In culture

In September 2003, during the tenth Days of Belarusian Literacy celebrations, the authorities in Polatsk, the oldest Belarusian city, made a monument to honor the unique Cyrillic Belarusian letter ⟨ў⟩. The original idea for the monument came from professor Paval Siemčanka, a scholar of Cyrillic calligraphy and type.[14]

In October 2009, the Ў gallery is opened in Minsk, which is named after this letter. However it was closed in October 2020.

Computing codes

Character information
Preview Ў ў
Encodings decimal hex dec hex
Unicode 1038 U+040E 1118 U+045E
UTF-8 208 142 D0 8E 209 158 D1 9E
Numeric character reference Ў Ў ў ў
Named character reference Ў ў
Code page 855 153 99 152 98
Code page 866 246 F6 247 F7
Windows-1251 161 A1 162 A2
ISO-8859-5 174 AE 254 FE
Macintosh Cyrillic[15] 216 D8 217 D9

See also


  1. ^ Большой орфоэпический словарь русского языка (2018)
  2. ^ “...приймилисмо сербскоє џ (виџу wydzu) и волоскоє ў (аў, ɑʋ Erazm. Rotterd., 𝖆𝖚, еў, ɛʋ: спѣваў, spiwɑʋ; душеў, duʃɛʋ)...”. Markiyan Shashkevych (1837), Rusalka Dnistrovaya (Mermaid of the Dniester), p V.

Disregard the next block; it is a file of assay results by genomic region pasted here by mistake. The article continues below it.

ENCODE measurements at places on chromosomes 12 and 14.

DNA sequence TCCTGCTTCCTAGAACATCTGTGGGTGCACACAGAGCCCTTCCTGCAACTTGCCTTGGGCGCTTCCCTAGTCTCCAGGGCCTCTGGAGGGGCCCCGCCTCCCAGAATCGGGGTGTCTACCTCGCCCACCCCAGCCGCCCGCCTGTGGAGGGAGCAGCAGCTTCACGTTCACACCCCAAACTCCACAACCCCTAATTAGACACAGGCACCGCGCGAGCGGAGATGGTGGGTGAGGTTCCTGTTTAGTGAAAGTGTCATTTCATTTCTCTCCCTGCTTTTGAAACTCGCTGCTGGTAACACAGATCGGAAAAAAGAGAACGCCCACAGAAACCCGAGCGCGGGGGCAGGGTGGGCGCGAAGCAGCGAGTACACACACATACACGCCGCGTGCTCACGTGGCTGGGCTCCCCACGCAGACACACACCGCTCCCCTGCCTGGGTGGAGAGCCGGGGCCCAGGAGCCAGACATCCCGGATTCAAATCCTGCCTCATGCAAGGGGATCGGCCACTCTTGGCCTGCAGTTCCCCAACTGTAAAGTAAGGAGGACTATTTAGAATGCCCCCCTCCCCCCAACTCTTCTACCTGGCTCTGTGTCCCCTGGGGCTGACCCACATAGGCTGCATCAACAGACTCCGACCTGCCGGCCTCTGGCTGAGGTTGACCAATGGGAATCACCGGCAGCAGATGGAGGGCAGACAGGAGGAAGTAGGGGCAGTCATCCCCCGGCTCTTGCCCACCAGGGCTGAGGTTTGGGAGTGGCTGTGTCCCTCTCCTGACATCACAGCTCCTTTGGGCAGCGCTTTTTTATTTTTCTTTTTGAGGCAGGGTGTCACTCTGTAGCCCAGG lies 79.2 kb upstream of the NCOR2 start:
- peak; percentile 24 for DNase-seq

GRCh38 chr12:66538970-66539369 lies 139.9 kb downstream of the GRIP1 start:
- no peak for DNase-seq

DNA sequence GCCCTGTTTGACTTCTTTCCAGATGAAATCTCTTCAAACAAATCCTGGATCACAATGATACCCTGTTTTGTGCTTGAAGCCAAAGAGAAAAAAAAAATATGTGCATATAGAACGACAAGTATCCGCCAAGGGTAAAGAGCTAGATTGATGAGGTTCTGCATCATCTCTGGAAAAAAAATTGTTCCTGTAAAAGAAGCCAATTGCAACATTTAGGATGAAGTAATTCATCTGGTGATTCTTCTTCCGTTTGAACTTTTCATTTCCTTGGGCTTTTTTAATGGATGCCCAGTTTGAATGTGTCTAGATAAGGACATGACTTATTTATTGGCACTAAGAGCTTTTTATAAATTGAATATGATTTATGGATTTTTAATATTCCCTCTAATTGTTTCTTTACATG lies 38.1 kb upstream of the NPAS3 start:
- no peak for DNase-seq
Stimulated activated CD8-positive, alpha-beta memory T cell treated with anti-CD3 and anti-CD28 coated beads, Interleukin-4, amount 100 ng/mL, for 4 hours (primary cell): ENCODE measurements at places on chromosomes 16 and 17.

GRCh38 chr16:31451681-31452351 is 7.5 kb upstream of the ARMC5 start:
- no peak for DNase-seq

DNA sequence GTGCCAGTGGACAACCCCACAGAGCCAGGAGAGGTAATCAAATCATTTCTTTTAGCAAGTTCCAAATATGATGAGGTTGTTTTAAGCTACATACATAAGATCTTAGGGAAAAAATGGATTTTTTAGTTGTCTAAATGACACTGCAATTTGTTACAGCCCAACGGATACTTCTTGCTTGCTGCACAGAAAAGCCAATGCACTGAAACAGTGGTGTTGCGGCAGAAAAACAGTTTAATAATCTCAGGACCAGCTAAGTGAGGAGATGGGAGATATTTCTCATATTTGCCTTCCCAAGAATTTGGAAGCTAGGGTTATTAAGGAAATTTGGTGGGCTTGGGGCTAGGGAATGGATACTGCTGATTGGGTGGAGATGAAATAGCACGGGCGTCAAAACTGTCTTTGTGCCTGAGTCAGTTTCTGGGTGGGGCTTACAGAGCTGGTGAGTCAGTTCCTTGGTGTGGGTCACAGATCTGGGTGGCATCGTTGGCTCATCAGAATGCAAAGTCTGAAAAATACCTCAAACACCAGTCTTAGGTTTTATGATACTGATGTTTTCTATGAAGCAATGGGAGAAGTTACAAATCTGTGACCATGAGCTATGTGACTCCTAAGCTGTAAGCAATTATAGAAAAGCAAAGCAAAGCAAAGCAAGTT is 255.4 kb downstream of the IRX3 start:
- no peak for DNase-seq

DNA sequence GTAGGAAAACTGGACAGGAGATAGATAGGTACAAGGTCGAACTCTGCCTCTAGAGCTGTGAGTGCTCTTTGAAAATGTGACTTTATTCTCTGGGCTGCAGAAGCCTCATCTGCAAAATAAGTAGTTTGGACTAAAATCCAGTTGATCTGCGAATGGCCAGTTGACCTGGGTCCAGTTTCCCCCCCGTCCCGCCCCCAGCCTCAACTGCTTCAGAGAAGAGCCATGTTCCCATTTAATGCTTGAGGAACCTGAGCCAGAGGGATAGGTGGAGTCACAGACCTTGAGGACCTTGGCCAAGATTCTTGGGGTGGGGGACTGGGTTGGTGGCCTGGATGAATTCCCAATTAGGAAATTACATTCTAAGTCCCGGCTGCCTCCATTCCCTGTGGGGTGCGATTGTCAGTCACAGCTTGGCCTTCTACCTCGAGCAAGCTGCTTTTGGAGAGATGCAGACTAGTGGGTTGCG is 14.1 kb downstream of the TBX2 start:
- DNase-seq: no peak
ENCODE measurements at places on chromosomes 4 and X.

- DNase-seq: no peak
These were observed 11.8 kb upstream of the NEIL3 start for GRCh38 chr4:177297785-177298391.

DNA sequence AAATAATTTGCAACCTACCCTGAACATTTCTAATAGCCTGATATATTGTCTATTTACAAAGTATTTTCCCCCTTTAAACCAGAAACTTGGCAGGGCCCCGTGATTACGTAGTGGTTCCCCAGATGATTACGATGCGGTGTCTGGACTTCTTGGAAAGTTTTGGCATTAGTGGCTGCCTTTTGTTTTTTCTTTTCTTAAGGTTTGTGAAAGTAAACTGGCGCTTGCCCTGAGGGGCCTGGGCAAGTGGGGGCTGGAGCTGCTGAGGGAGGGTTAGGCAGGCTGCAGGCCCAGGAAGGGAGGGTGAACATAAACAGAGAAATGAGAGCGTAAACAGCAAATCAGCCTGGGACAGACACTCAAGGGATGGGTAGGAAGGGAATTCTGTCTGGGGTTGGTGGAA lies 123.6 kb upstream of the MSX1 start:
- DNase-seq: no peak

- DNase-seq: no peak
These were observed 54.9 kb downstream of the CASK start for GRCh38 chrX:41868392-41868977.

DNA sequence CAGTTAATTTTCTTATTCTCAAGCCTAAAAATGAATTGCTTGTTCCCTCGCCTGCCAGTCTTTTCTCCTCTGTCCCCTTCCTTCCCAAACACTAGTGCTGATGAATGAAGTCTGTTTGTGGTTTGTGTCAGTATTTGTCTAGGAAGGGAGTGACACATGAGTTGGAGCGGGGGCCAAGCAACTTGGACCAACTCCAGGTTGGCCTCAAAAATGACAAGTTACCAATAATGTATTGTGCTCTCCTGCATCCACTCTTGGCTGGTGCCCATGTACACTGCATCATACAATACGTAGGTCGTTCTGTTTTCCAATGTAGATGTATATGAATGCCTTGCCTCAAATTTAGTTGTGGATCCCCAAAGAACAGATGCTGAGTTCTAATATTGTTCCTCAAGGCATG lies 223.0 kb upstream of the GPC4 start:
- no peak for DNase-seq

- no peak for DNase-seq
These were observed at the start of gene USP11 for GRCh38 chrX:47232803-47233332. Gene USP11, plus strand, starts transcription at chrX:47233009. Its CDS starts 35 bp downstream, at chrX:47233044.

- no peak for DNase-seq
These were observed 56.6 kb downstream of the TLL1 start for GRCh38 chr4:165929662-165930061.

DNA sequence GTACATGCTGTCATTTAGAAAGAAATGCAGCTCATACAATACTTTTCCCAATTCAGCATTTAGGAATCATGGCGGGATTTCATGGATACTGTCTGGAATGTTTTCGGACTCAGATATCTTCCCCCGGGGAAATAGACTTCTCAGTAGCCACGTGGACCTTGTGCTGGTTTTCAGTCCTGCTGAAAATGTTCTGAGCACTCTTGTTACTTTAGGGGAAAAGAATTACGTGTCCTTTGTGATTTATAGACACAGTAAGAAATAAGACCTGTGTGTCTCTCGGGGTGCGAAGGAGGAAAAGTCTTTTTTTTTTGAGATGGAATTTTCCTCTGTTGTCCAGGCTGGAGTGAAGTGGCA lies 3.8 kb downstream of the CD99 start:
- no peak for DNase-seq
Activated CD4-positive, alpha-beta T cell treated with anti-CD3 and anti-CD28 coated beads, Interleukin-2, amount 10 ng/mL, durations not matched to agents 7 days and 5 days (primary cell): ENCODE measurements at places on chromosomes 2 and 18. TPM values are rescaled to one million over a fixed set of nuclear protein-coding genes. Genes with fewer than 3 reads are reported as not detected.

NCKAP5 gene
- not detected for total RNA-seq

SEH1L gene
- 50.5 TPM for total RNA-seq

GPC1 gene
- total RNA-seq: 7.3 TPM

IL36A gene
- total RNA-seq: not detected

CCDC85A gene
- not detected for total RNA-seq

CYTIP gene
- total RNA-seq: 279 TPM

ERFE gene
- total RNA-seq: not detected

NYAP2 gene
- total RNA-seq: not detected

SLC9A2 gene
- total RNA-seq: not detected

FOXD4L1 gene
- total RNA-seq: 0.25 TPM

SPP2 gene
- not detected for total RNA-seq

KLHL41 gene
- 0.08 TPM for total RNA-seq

3. ^ Булыка (Bulyka). У нескладовае // Энцыклапедыя літаратуры і мастацтва Беларусі. Т.4. p.377.
  4. ^ a b Per (Bulyka).
  5. ^ a b c d e f *Bušlakoŭ, Juraś, Vincuk Viačorka, Źmicier Sańko, Źmicier Saŭka. 2005. Klasyčny pravapis. Zbor praviłaŭ: Sučasnaja narmalizacyja [Classical orthography. Set of rules: Contemporary normalization]. (PDF.) Vilnia—Miensk: Audra.
  6. ^ "Зычныя літары". Праект “Правільна!" (Project Pravilna). Retrieved 25 March 2022.
  7. ^ Б. Тарашкевіч. Беларуская граматыка для школ. – Вільня : Беларуская друкарня ім. Фр. Скарыны, 1929 ; Мн. : «Народная асвета», 1991 [факсімільн.]. – Выданьне пятае пераробленае і пашыранае.
  8. ^ "Romanization Systems Currently Approved by the U.S. Board on Geographic Names (BGN) and the Permanent Committee on Geographical Names for British Official Use (PCGN)". National Geospatial-Intelligence Agency. Retrieved 5 April 2017.
  9. ^ E.g., per Беларуская мова: Вучэб. дапам. / Э. Д. Блінава, Н. В. Гаўрош, М. Ц. Кавалёва і інш.; Пад рэд. М. С. Яўневіча. — Мн. : Выш. школа, 1991. ISBN 5-339-00539-9.
  10. ^ "Chapter 1: Spelling Rules".
  11. ^ a b "Правілы беларускай арфаграфіі і пунктуацыі. Мінск, 2008".
  12. ^ a b c Правілы беларускай арфаграфіі і пунктуацыі. Выдавецтва Акадэміі Наук БССР, Мінск, 1959.
  13. ^ "Transliteration of Non-Roman Scripts: Uzbek" (PDF). Institute of the Estonian Language. Retrieved 12 November 2015.
  14. ^ "Памятник букве «Ў» в Полоцке". (in Russian). Retrieved 2022-02-03.